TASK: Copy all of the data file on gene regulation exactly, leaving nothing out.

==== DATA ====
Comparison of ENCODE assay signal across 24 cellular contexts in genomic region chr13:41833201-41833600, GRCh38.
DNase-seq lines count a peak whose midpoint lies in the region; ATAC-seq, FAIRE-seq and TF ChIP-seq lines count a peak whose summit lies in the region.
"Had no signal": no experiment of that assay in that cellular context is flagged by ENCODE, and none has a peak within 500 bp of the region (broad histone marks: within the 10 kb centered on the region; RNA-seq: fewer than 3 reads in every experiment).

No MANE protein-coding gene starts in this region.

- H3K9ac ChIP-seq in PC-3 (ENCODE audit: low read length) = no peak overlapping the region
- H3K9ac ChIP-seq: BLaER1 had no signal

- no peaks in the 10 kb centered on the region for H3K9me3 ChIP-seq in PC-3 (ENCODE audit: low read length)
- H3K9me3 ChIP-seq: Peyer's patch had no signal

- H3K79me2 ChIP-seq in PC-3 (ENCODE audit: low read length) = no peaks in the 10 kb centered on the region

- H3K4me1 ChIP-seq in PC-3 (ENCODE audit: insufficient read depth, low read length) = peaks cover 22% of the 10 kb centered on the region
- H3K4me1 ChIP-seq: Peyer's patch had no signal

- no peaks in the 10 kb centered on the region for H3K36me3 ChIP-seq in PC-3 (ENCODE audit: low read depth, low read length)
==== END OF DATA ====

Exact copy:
Comparison of ENCODE assay signal across 24 cellular contexts in genomic region chr13:41833201-41833600, GRCh38.
DNase-seq lines count a peak whose midpoint lies in the region; ATAC-seq, FAIRE-seq and TF ChIP-seq lines count a peak whose summit lies in the region.
"Had no signal": no experiment of that assay in that cellular context is flagged by ENCODE, and none has a peak within 500 bp of the region (broad histone marks: within the 10 kb centered on the region; RNA-seq: fewer than 3 reads in every experiment).

No MANE protein-coding gene starts in this region.

- H3K9ac ChIP-seq in PC-3 (ENCODE audit: low read length) = no peak overlapping the region
- H3K9ac ChIP-seq: BLaER1 had no signal

- no peaks in the 10 kb centered on the region for H3K9me3 ChIP-seq in PC-3 (ENCODE audit: low read length)
- H3K9me3 ChIP-seq: Peyer's patch had no signal

- H3K79me2 ChIP-seq in PC-3 (ENCODE audit: low read length) = no peaks in the 10 kb centered on the region

- H3K4me1 ChIP-seq in PC-3 (ENCODE audit: insufficient read depth, low read length) = peaks cover 22% of the 10 kb centered on the region
- H3K4me1 ChIP-seq: Peyer's patch had no signal

- no peaks in the 10 kb centered on the region for H3K36me3 ChIP-seq in PC-3 (ENCODE audit: low read depth, low read length)